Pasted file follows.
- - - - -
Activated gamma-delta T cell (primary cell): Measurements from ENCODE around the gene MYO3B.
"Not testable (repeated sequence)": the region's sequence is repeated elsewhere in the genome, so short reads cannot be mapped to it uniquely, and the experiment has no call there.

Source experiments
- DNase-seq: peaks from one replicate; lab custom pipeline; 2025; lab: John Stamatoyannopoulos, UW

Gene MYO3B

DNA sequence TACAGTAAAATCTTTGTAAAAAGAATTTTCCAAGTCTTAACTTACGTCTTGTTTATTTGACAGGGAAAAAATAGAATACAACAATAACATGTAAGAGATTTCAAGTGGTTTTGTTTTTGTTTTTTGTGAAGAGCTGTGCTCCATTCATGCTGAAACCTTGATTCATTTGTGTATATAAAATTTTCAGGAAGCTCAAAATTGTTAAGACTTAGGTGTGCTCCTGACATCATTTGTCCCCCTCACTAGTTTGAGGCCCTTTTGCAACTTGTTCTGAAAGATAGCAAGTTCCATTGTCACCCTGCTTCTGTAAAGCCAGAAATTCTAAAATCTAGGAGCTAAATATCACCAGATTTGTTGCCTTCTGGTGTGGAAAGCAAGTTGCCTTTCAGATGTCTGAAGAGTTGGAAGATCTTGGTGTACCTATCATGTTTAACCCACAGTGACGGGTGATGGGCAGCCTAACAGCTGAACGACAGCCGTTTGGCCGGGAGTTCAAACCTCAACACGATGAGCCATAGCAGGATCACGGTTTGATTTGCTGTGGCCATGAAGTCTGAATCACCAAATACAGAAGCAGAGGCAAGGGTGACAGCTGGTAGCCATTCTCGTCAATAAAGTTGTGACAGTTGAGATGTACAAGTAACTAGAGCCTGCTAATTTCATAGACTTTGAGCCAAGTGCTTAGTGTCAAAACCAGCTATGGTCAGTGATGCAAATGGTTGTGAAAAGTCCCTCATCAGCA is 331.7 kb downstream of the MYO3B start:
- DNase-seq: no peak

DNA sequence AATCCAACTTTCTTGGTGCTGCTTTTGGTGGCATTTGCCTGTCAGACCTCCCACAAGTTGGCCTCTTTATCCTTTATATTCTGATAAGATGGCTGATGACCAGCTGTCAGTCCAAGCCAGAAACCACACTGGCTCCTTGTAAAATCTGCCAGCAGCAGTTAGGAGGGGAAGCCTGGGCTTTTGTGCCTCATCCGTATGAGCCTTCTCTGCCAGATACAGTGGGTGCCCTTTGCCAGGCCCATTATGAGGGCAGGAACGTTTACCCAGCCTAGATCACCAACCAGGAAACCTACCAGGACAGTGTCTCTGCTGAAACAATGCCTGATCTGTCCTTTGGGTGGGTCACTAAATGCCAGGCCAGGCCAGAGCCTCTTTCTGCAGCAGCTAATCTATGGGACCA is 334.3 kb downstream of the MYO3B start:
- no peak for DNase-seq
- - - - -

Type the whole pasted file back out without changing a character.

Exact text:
Activated gamma-delta T cell (primary cell): Measurements from ENCODE around the gene MYO3B.
"Not testable (repeated sequence)": the region's sequence is repeated elsewhere in the genome, so short reads cannot be mapped to it uniquely, and the experiment has no call there.

Source experiments
- DNase-seq: peaks from one replicate; lab custom pipeline; 2025; lab: John Stamatoyannopoulos, UW

Gene MYO3B

DNA sequence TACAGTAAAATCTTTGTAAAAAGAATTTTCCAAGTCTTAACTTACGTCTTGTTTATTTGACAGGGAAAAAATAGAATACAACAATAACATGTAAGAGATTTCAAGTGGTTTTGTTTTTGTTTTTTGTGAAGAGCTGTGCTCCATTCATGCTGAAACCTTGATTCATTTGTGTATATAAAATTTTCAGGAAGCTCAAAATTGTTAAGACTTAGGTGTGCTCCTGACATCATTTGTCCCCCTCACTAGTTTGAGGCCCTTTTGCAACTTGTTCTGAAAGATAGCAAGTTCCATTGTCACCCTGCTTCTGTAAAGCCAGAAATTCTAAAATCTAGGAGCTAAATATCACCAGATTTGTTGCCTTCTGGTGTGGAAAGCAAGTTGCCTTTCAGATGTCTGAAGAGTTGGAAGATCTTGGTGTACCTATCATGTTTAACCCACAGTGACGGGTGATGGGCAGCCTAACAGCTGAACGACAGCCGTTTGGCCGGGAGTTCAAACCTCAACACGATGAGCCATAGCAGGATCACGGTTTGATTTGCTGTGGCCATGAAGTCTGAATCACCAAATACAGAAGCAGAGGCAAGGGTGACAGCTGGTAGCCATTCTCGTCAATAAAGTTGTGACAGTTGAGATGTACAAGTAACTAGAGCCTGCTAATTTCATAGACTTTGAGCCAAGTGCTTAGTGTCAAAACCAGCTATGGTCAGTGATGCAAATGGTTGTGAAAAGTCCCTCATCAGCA is 331.7 kb downstream of the MYO3B start:
- DNase-seq: no peak

DNA sequence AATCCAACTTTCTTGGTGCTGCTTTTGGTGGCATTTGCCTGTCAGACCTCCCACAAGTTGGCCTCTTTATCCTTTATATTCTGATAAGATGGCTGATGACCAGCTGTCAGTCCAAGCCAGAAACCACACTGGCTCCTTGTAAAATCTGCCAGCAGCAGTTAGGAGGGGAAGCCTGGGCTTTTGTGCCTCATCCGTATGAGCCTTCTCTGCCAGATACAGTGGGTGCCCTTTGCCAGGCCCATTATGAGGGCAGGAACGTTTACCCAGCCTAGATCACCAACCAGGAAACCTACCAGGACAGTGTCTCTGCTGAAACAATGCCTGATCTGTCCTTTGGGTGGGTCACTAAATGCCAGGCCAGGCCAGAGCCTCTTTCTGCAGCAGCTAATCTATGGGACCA is 334.3 kb downstream of the MYO3B start:
- no peak for DNase-seq